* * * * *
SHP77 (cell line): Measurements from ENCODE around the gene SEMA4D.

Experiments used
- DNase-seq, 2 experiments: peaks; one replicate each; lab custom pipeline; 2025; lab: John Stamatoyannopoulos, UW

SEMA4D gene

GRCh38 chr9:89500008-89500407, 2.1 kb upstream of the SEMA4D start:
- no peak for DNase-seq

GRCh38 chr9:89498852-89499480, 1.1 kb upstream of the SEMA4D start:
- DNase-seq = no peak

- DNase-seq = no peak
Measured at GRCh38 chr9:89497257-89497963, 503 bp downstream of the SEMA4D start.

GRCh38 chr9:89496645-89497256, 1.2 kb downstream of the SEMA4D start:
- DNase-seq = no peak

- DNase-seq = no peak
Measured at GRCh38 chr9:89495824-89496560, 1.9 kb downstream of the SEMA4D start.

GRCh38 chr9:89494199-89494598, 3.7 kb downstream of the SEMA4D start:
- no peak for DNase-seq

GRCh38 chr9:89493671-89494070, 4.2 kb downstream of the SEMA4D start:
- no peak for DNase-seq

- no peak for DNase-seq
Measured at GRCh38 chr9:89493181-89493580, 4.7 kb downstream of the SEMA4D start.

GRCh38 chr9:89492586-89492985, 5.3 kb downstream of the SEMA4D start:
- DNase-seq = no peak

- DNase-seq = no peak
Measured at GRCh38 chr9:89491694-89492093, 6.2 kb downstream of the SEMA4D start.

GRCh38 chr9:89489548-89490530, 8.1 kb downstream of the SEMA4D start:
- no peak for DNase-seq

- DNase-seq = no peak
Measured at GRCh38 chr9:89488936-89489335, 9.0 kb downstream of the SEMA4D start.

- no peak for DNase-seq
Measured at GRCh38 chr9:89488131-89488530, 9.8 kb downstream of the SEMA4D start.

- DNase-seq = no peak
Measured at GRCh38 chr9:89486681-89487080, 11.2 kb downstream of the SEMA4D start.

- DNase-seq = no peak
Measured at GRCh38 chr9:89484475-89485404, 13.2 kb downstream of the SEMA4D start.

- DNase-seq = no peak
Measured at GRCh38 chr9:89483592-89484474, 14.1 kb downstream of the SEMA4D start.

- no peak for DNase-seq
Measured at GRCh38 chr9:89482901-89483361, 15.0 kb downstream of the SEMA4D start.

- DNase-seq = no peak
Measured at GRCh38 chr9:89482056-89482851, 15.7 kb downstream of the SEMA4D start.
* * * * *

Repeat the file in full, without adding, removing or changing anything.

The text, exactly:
SHP77 (cell line): Measurements from ENCODE around the gene SEMA4D.

Experiments used
- DNase-seq, 2 experiments: peaks; one replicate each; lab custom pipeline; 2025; lab: John Stamatoyannopoulos, UW

SEMA4D gene

GRCh38 chr9:89500008-89500407, 2.1 kb upstream of the SEMA4D start:
- no peak for DNase-seq

GRCh38 chr9:89498852-89499480, 1.1 kb upstream of the SEMA4D start:
- DNase-seq = no peak

- DNase-seq = no peak
Measured at GRCh38 chr9:89497257-89497963, 503 bp downstream of the SEMA4D start.

GRCh38 chr9:89496645-89497256, 1.2 kb downstream of the SEMA4D start:
- DNase-seq = no peak

- DNase-seq = no peak
Measured at GRCh38 chr9:89495824-89496560, 1.9 kb downstream of the SEMA4D start.

GRCh38 chr9:89494199-89494598, 3.7 kb downstream of the SEMA4D start:
- no peak for DNase-seq

GRCh38 chr9:89493671-89494070, 4.2 kb downstream of the SEMA4D start:
- no peak for DNase-seq

- no peak for DNase-seq
Measured at GRCh38 chr9:89493181-89493580, 4.7 kb downstream of the SEMA4D start.

GRCh38 chr9:89492586-89492985, 5.3 kb downstream of the SEMA4D start:
- DNase-seq = no peak

- DNase-seq = no peak
Measured at GRCh38 chr9:89491694-89492093, 6.2 kb downstream of the SEMA4D start.

GRCh38 chr9:89489548-89490530, 8.1 kb downstream of the SEMA4D start:
- no peak for DNase-seq

- DNase-seq = no peak
Measured at GRCh38 chr9:89488936-89489335, 9.0 kb downstream of the SEMA4D start.

- no peak for DNase-seq
Measured at GRCh38 chr9:89488131-89488530, 9.8 kb downstream of the SEMA4D start.

- DNase-seq = no peak
Measured at GRCh38 chr9:89486681-89487080, 11.2 kb downstream of the SEMA4D start.

- DNase-seq = no peak
Measured at GRCh38 chr9:89484475-89485404, 13.2 kb downstream of the SEMA4D start.

- DNase-seq = no peak
Measured at GRCh38 chr9:89483592-89484474, 14.1 kb downstream of the SEMA4D start.

- no peak for DNase-seq
Measured at GRCh38 chr9:89482901-89483361, 15.0 kb downstream of the SEMA4D start.

- DNase-seq = no peak
Measured at GRCh38 chr9:89482056-89482851, 15.7 kb downstream of the SEMA4D start.